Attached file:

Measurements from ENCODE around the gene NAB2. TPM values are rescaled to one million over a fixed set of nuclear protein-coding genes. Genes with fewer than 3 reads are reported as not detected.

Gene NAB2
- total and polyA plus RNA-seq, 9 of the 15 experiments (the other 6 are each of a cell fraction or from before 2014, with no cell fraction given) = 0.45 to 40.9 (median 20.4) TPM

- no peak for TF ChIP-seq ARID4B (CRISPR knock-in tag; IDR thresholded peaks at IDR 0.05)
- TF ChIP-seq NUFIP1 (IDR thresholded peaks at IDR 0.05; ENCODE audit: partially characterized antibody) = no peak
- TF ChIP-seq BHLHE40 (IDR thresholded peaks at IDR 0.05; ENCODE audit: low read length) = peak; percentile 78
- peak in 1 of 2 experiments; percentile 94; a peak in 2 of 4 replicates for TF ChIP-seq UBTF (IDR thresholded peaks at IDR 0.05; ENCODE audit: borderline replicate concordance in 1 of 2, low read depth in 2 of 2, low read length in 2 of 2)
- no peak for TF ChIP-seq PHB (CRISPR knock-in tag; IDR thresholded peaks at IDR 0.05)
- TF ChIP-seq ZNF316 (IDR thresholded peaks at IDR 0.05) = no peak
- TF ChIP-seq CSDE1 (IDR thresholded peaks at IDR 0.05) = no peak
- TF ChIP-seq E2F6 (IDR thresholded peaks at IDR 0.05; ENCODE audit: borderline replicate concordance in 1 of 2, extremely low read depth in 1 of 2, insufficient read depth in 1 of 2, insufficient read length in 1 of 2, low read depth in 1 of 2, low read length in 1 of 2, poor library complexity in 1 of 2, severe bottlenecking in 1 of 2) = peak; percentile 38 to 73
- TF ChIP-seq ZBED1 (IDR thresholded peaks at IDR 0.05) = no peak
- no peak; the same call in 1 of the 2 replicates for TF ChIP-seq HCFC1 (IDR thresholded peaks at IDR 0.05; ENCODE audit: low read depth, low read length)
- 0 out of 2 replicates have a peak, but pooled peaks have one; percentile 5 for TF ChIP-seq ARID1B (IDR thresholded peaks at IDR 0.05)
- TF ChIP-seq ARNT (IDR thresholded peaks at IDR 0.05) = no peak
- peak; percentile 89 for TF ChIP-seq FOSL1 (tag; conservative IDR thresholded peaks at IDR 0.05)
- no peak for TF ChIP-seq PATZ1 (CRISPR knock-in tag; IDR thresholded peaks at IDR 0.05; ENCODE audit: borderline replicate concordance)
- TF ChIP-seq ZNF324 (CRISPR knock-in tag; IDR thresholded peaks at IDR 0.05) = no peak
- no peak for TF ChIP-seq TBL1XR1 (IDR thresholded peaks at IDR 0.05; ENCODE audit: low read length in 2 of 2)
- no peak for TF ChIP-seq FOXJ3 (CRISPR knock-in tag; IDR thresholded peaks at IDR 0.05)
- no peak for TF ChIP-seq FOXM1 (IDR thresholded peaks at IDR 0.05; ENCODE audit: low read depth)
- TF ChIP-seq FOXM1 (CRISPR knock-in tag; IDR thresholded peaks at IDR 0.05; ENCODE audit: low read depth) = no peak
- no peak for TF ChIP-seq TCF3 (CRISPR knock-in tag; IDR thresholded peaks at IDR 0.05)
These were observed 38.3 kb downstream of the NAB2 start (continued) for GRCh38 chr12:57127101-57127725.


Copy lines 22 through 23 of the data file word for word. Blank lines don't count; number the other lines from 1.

- TF ChIP-seq FOXM1 (CRISPR knock-in tag; IDR thresholded peaks at IDR 0.05; ENCODE audit: low read depth) = no peak
- no peak for TF ChIP-seq TCF3 (CRISPR knock-in tag; IDR thresholded peaks at IDR 0.05)